Since January, I have written 19 posts about the Chinese New Year.
I have shared stories of the local people who celebrate the Lunar New Year as their culture.
I also delighted you with the story of the lion who came to tea with me.
Today, I’ll conclude the Chinese New Year series with this post about the Lantern Festival, on the 14th of February.
Chinese New Year lasts 15 days. Look at the full moon tonight. It burns bright.
Lantern Festival falls on the 15th day of the first lunar month, usually in February in the Gregorian calendar.
How is the Lantern Festival celebrated?
My Chinese friend Jenny Han From Dalian of China explains that Lantern Festival is a day particularly for family reunion.
In her hometown, Jenny’s family would traditionally eat Tangyuan 汤圆 on the Lantern Festival. Tangyuan is a glutinous rice ball with sweet fillings. The round rice ball symbolises reunion. Eating Tangyuan with family signifies happiness.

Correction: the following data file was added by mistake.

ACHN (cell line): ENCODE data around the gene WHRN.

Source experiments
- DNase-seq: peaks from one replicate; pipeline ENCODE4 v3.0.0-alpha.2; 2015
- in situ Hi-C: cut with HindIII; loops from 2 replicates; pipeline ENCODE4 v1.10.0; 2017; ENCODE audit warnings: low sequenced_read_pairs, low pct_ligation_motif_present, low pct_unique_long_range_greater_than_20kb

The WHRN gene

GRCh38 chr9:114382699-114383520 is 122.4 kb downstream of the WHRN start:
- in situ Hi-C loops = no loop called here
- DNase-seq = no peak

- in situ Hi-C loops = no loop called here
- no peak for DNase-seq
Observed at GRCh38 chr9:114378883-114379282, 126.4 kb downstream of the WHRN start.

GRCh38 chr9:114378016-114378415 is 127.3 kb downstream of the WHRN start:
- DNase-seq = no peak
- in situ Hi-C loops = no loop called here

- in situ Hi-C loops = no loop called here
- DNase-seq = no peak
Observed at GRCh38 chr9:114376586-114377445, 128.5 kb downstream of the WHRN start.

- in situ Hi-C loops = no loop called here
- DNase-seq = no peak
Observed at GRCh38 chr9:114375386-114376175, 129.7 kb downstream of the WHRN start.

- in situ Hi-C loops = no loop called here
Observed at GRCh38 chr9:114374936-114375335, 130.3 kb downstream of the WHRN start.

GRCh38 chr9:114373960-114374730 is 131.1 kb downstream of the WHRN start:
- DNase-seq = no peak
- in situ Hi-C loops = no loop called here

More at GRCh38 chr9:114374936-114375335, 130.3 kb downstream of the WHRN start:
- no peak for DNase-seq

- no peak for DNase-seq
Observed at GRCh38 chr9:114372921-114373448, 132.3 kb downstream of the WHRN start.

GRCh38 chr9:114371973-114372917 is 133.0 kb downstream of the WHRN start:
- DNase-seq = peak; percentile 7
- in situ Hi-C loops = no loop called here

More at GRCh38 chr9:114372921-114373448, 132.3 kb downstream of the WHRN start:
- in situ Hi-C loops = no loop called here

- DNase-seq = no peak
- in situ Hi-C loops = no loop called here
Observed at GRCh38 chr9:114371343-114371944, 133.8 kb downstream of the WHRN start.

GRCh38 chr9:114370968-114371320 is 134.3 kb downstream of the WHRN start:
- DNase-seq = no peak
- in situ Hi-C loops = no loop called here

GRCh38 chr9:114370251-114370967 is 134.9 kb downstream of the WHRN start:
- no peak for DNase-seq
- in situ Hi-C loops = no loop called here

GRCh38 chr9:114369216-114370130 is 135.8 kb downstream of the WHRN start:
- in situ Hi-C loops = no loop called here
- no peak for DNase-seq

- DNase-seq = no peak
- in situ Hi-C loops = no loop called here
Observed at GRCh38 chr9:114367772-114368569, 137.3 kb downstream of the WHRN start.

Jenny’s family would also sit around the table sharing stories, and eating dumplings, fish and many other delicious food.
Streets are lit with bright lanterns — the Lantern Festival marks the end of the Chinese New Year. Along the rivers, lanterns decorate the sky. People also set off firecrackers.
My Chinese New Year Gathering in Eastleigh
I normally see my Chinese friends around the Chinese New Year time. As we don’t have our own traditional family with us, we would get together with a few families and share food. This year, We were lucky to be invited for a sumptuous home-cooked meal with some friends in Eastleigh.
Look at what we had — you could tell we are not vegetarian.
My friend from Hong Kong cooked this unique dish with pork, Chinese mushroom, Hair Moss (or called Fat Choy, meaning prosperity), and edible fungus called Wood Ear. I haven’t had these ingredients for many years, and the food and the fragrance really stirred my memory.
My Malaysian friend prepared some glutinous rice ball as desserts. She also prepared the typical anglicised Chinese dish – crispy duck. I only knew about crispy (aromatic) duck as a Chinese dish years after living in England.
Thank you for reading all my twenty Chinese New Year posts. I hope you have enjoyed the stories. I hope you have learned something new about the Chinese culture. I wish you all good health, happiness and joy for the rest of the year.